Are you happy with your life? Can you say that you’ve always made the right choices and are proud of everything you’ve done? If you could turn back the clock, would you do everything the same way again? Don’t you wish that life would just proceed in an orderly and successful way?
Preparing for Rosh HaShanah, the Day of Judgment, involves a great deal of introspection. (If you haven’t started yet, now may be a good time!) Naturally, as we think back and remember our deeds (or misdeeds), many of these questions nag at us and prey on our conscience. But this is similar to the process described in this week’s parashah.
When the Holy Temple stood, farmers in Israel would make a special trip each year to Jerusalem. They would bring along their bikkurim, or “first fruits,” which they placed in a basket to present to the Kohen. Each farmer would declare:
“An Aramean tried to destroy my father. He descended to Egypt and stayed there, few in number. There he became a large, powerful and populous nation. The Egyptians treated us cruelly and harmed us. … God heard our voice and saw our pain, our toil and our oppression. He took us out of Egypt with a strong hand and an outstretched arm, with great awe, with signs and with wonders. He brought us to this place and He gave us this land, a land flowing with milk and honey…” (Deuteronomy 26:5-9).
Declaring this, the farmer presenting his bounty reflected on the awesome place he had arrived at. He was living in his own country, the Holy Land, and was personally bringing his crops to the Holy Temple, the holiest place on earth. What a privilege! But he would also remember the many setbacks along the way. An Aramean named Laban had continually switched his ancestor Jacob’s wages and tried to harm him. His people had been exiled in Egypt as slaves, cruelly oppressed and murdered. Yet despite all this, not only did Laban fail, but Jacob was able to marry both of Laban’s precious daughters, who would later give birth to the “perfect offspring,” the holy Twelve Tribes. Likewise, in spite of the Egyptian exile, the Jews were redeemed as a great nation, populous and wealthy.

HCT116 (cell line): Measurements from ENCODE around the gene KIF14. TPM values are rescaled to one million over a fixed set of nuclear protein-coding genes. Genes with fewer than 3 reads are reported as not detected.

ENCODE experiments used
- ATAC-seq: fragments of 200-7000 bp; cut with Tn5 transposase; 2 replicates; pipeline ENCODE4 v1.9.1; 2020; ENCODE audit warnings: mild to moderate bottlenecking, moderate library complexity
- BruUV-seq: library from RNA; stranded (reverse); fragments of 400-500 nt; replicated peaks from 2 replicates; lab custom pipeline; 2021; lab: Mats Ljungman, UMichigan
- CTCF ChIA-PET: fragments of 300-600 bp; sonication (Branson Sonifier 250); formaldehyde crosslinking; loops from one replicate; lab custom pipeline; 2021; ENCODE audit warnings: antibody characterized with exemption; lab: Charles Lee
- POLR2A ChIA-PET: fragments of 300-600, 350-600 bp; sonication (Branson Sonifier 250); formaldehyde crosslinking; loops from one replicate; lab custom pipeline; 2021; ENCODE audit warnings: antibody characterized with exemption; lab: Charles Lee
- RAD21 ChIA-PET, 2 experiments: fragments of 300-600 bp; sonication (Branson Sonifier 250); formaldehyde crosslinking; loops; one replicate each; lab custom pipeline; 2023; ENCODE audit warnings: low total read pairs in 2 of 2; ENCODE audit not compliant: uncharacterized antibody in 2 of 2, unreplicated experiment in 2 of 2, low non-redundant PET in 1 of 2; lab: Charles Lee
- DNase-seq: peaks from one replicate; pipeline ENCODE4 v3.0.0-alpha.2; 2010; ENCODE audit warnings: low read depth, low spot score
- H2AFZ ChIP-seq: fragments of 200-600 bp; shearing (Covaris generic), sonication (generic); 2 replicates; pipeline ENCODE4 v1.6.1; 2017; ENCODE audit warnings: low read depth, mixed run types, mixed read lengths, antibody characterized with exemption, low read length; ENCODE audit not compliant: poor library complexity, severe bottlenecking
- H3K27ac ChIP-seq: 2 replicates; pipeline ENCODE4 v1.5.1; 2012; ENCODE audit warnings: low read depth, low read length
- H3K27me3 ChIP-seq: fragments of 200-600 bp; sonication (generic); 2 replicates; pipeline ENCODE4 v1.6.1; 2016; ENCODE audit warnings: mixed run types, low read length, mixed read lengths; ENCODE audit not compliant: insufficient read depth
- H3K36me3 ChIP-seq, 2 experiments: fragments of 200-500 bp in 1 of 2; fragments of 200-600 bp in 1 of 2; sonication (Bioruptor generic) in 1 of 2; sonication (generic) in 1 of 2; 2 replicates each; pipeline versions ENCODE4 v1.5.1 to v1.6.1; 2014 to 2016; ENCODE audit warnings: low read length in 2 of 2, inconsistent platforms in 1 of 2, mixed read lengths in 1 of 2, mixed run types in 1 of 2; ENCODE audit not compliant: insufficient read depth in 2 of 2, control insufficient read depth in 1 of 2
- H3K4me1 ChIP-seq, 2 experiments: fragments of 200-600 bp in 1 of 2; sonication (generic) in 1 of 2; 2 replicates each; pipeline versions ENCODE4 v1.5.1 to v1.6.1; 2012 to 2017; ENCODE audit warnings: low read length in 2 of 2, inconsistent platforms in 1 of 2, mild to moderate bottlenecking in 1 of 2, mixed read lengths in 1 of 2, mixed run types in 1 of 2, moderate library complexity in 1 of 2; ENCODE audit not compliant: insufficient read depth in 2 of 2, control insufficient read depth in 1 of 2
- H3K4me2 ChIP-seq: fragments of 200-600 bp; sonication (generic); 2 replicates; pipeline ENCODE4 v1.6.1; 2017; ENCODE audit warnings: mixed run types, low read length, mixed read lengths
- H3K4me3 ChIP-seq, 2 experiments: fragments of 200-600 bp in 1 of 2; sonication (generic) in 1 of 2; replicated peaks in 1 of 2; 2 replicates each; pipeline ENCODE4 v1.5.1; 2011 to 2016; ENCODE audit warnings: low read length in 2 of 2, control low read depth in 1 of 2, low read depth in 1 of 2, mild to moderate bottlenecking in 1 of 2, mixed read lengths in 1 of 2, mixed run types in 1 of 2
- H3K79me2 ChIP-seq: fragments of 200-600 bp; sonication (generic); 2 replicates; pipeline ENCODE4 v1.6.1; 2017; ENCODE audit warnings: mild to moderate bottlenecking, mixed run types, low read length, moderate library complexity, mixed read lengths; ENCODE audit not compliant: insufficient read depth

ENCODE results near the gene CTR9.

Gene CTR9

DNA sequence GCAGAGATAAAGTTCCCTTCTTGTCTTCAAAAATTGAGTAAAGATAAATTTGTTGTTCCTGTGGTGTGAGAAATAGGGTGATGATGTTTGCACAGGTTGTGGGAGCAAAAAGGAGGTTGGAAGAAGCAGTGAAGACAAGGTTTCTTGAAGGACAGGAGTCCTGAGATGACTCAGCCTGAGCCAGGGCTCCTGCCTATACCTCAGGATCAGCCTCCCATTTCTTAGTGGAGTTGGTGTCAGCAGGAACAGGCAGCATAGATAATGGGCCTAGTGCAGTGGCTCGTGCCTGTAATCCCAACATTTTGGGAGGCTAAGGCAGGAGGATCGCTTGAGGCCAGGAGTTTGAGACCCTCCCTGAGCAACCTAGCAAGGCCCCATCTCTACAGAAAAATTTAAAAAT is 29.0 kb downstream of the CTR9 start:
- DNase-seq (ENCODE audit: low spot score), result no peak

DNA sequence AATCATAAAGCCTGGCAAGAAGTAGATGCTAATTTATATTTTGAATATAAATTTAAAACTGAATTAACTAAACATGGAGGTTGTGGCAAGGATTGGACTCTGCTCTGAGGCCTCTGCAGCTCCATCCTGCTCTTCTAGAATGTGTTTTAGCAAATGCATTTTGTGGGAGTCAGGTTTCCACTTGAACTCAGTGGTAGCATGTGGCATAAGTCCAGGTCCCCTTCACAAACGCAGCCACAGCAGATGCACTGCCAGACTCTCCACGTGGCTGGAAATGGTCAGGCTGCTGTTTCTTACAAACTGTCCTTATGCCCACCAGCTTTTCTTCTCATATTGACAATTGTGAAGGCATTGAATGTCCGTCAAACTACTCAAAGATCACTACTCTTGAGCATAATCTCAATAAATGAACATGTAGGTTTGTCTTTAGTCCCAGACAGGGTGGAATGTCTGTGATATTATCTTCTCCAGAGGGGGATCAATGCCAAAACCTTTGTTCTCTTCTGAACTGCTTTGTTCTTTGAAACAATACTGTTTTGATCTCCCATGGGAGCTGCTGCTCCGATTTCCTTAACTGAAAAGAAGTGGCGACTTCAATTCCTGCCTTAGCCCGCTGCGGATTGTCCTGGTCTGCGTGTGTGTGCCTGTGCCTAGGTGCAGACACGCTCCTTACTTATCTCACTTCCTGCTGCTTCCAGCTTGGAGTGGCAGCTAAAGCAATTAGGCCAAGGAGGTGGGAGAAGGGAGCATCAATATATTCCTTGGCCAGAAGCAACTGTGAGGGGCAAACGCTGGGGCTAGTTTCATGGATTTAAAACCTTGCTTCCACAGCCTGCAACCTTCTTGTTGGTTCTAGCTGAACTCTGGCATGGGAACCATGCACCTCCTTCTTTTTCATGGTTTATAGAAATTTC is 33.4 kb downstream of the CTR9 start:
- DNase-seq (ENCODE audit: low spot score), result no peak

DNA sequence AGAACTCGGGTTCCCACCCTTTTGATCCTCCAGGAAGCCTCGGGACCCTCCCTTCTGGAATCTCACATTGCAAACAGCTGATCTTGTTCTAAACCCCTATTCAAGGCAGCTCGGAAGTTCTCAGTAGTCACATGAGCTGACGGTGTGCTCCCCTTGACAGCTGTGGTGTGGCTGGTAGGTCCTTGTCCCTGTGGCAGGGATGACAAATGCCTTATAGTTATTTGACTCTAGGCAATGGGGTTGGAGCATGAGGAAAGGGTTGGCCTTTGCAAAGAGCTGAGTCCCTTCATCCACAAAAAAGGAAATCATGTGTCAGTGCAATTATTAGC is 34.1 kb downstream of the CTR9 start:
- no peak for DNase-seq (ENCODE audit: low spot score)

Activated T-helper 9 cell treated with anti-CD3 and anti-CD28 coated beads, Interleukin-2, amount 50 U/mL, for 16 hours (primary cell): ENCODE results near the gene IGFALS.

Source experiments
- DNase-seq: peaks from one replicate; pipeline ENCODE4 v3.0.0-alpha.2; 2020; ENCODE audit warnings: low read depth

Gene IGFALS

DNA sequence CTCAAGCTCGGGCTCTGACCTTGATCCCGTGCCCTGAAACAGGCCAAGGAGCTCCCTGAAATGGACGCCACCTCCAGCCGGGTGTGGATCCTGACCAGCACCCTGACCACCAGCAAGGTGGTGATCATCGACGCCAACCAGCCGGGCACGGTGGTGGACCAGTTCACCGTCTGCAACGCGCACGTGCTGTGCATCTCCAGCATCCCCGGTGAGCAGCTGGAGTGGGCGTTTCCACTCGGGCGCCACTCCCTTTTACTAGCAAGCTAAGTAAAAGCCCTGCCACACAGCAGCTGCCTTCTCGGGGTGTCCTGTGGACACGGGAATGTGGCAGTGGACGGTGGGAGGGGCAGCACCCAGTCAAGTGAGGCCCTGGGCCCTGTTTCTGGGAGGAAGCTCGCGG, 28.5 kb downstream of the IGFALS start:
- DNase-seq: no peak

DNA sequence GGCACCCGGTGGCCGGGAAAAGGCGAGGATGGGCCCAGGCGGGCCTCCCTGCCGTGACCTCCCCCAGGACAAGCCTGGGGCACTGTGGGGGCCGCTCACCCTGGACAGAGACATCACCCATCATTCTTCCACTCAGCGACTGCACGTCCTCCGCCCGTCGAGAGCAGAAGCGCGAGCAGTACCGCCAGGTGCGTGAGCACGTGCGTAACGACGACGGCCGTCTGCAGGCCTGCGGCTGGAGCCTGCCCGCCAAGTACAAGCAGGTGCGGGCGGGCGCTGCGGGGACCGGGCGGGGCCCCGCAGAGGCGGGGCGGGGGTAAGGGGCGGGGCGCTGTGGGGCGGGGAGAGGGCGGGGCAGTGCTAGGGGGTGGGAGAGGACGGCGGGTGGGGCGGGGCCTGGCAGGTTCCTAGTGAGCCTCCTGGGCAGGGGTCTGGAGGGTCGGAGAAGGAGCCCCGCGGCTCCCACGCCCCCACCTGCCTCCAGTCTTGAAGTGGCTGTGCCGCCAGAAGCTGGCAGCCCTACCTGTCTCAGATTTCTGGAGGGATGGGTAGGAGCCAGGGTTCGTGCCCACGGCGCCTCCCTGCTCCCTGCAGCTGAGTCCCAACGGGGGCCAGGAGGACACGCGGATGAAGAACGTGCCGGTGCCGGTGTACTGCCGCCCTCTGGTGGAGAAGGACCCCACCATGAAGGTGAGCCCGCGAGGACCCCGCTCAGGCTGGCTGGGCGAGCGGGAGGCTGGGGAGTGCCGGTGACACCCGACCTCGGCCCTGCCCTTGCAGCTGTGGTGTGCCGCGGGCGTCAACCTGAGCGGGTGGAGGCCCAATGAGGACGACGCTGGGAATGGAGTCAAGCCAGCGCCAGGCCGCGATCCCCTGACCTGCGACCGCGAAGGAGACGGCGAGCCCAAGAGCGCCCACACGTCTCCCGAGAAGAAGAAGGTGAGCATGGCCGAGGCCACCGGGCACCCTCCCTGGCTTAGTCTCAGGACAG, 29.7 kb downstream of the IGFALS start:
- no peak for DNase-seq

This is the story of our lives, too. The ploys of Laban or Pharaoh are the work of the forces of evil seeking to destroy our faith and trust in the Oneness of God and His perfect plan. We are bombarded by negative thoughts, questioning whether we are really “going anywhere” and if there is any purpose to our actions. Just as Jacob and Moses were victorious, so too, in the end, we will be victorious. But we must first remember that our ancestors did not arrive via a smooth path.
God knew that man was destined to err. Therefore He created teshuvah (repentance) before the creation of the world. Furthermore, the Midrash explains that the Torah begins with the word Bereishit (“In the beginning” or “At first”) because the world was created for the purpose of reishit (beginnings). This is represented by the first or beginning fruit (Bereishit Rabbah 1:4).
The bringing of the first fruits teaches us how to live a life of ultimate purpose – a life of new beginnings and renewal. We remember that yes, yesterday might have been rough, but just as in the stories of the Torah, God will bring about our ultimate salvation.
Even if someone transgressed the entire Torah thousands of times, there is still hope! It is our job to strengthen our faith, start afresh, and wait for the time when we, too, will experience our redemption. Amen!
Based on Likutey Halakhot, Basar BeChalav 4:13